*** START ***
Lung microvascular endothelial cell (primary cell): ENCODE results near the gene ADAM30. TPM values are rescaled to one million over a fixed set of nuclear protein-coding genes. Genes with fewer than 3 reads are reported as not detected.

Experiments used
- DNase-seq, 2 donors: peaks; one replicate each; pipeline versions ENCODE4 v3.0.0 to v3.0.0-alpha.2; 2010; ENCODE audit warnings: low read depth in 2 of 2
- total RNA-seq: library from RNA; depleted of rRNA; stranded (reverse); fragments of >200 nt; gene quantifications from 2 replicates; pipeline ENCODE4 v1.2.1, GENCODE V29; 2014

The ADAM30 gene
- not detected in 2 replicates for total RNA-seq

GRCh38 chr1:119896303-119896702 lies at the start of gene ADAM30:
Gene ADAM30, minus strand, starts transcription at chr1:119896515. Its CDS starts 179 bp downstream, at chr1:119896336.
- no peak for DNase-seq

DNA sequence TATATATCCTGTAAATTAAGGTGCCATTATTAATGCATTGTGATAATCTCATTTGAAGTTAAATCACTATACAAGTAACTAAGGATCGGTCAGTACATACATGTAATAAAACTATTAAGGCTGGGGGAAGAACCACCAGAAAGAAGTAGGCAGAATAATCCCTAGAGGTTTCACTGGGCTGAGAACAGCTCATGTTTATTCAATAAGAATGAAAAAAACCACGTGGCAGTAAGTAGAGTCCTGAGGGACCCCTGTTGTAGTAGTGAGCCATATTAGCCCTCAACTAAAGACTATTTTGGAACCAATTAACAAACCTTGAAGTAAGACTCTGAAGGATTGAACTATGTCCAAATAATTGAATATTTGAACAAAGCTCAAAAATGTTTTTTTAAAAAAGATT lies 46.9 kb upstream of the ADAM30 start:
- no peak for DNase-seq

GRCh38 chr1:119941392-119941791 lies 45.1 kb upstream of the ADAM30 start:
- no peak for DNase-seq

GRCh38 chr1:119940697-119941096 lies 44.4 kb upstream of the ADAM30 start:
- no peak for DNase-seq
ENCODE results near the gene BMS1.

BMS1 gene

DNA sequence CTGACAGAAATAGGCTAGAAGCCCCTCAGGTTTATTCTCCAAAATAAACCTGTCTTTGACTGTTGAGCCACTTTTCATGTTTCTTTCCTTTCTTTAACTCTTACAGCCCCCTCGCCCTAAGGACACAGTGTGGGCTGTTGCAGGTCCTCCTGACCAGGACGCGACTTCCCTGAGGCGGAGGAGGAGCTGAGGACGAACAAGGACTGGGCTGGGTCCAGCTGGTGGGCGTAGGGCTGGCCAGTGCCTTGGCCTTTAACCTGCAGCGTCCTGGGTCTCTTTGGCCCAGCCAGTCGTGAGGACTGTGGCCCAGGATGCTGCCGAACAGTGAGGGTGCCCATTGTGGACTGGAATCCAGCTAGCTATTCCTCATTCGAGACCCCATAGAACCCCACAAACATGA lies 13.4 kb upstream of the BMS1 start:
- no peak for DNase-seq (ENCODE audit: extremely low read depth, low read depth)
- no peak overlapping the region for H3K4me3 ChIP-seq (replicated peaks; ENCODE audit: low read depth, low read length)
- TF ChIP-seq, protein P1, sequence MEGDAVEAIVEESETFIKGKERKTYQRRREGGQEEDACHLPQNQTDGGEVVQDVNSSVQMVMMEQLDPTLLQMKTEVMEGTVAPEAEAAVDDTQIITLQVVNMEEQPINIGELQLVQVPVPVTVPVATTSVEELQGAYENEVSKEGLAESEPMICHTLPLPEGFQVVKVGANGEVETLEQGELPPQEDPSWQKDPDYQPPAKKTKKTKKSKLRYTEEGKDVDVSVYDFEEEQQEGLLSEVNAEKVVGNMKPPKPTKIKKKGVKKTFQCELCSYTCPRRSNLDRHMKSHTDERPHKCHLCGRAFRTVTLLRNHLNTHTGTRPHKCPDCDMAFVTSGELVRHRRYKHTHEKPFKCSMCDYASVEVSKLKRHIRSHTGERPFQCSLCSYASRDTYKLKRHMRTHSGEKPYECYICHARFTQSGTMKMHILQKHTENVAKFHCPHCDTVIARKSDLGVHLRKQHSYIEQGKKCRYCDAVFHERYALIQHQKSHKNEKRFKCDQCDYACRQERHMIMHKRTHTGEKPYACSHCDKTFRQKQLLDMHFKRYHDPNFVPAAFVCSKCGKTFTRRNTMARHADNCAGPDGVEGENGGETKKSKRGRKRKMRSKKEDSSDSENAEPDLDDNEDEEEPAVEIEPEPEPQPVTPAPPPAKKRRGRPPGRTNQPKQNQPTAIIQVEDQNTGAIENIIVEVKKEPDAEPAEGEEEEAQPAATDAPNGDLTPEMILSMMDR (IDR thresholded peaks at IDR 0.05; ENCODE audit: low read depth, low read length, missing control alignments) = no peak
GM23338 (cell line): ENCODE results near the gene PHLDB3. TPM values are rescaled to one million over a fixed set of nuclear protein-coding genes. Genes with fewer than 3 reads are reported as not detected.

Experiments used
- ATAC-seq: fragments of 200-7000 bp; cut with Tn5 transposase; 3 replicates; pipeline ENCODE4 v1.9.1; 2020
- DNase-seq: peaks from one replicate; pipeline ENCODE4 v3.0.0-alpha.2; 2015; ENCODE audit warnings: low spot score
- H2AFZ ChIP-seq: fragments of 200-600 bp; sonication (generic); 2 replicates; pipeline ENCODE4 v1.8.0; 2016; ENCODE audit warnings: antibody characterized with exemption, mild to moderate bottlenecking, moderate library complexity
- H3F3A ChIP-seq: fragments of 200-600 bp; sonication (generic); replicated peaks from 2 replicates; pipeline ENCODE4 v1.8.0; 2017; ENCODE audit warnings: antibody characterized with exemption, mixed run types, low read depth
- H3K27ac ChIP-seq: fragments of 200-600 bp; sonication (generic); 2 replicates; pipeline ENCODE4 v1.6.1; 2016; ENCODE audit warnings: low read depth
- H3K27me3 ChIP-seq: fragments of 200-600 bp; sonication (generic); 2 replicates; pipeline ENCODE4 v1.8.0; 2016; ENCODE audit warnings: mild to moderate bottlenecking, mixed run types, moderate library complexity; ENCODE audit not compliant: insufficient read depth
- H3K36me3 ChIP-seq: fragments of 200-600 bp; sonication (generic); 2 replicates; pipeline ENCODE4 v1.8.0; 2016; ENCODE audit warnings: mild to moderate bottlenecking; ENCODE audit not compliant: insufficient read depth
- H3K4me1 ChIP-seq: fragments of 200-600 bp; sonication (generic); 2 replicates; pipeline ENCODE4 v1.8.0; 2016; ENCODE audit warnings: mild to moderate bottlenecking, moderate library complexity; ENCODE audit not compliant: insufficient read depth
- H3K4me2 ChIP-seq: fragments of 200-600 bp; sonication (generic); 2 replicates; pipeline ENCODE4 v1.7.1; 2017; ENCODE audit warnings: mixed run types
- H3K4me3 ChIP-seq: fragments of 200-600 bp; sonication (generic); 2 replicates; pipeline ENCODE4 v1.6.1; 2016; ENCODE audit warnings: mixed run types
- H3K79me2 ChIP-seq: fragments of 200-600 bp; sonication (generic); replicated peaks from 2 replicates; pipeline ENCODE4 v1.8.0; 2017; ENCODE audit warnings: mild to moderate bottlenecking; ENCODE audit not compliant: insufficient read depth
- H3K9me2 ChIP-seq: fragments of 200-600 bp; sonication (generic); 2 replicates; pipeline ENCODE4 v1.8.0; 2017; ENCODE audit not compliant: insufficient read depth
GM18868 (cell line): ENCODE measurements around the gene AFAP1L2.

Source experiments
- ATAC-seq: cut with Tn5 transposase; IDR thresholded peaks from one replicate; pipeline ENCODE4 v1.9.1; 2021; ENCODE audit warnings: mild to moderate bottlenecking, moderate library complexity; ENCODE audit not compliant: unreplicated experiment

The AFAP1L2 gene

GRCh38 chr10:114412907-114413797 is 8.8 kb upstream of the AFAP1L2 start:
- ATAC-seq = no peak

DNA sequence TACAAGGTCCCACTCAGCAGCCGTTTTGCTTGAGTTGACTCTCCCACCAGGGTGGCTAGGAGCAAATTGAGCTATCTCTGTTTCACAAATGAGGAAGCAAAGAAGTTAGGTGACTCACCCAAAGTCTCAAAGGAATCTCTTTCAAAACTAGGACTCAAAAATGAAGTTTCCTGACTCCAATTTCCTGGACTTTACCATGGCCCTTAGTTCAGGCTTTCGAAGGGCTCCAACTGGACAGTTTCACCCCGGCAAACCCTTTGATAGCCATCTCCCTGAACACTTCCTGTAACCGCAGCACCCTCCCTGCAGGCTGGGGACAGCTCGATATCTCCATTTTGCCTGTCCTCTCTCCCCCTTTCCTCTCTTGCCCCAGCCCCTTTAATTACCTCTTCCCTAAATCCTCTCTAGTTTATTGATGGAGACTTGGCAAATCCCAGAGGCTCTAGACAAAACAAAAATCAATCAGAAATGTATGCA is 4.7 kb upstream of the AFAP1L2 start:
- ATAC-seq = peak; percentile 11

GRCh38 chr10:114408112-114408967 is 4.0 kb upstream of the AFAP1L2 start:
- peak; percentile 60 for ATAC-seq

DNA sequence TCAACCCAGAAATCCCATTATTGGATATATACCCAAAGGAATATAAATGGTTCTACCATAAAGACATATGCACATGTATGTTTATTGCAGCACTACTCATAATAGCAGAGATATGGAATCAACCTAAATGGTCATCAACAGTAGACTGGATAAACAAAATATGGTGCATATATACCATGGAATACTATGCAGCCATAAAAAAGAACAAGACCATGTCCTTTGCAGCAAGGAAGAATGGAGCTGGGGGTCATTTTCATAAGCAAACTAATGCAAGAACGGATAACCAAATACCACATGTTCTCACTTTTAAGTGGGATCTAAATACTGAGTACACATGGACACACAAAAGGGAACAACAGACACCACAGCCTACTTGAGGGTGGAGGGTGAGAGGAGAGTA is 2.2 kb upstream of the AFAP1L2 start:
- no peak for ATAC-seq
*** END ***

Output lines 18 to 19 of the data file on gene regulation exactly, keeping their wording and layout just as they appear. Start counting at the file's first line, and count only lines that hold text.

DNA sequence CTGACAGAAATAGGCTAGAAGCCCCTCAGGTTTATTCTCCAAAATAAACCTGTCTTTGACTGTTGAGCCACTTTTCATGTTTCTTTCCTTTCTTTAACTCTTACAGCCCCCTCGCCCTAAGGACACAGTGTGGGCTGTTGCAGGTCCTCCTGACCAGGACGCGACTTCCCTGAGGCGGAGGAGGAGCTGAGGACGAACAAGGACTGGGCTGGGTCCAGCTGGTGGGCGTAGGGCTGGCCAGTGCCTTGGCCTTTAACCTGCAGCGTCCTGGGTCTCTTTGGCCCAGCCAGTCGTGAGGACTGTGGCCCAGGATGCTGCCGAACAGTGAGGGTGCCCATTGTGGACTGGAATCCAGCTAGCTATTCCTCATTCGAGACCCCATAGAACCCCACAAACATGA lies 13.4 kb upstream of the BMS1 start:
- no peak for DNase-seq (ENCODE audit: extremely low read depth, low read depth)